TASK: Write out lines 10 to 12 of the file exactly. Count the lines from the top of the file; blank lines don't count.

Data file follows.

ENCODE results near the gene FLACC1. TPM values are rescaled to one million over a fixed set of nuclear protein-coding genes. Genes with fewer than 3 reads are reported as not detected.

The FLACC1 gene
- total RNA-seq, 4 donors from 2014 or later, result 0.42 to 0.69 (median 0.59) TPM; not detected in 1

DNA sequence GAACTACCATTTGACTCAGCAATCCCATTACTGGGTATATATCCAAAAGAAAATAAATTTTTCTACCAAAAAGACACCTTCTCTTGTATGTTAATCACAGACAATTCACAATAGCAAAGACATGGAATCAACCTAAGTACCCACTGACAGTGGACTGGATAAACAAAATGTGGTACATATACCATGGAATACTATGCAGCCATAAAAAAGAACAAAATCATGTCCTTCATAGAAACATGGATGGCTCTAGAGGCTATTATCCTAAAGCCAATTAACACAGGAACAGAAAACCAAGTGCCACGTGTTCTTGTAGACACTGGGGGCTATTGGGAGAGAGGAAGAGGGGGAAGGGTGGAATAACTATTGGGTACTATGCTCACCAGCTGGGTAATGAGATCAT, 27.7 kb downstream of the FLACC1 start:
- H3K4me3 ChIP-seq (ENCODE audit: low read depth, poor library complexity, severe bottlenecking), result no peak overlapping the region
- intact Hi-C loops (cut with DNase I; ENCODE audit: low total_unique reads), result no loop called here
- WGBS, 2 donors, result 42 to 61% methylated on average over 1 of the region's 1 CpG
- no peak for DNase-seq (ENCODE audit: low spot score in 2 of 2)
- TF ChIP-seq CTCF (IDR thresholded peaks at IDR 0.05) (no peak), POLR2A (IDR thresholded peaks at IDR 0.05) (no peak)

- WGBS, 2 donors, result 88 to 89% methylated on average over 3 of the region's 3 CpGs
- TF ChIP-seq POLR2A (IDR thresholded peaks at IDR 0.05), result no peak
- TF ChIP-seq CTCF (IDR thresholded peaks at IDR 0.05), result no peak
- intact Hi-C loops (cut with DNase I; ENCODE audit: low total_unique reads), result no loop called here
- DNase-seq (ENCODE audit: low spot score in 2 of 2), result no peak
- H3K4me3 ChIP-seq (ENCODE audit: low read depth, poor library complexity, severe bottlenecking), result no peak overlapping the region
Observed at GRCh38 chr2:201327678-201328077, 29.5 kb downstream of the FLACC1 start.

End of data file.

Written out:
- WGBS, 2 donors, result 88 to 89% methylated on average over 3 of the region's 3 CpGs
- TF ChIP-seq POLR2A (IDR thresholded peaks at IDR 0.05), result no peak
- TF ChIP-seq CTCF (IDR thresholded peaks at IDR 0.05), result no peak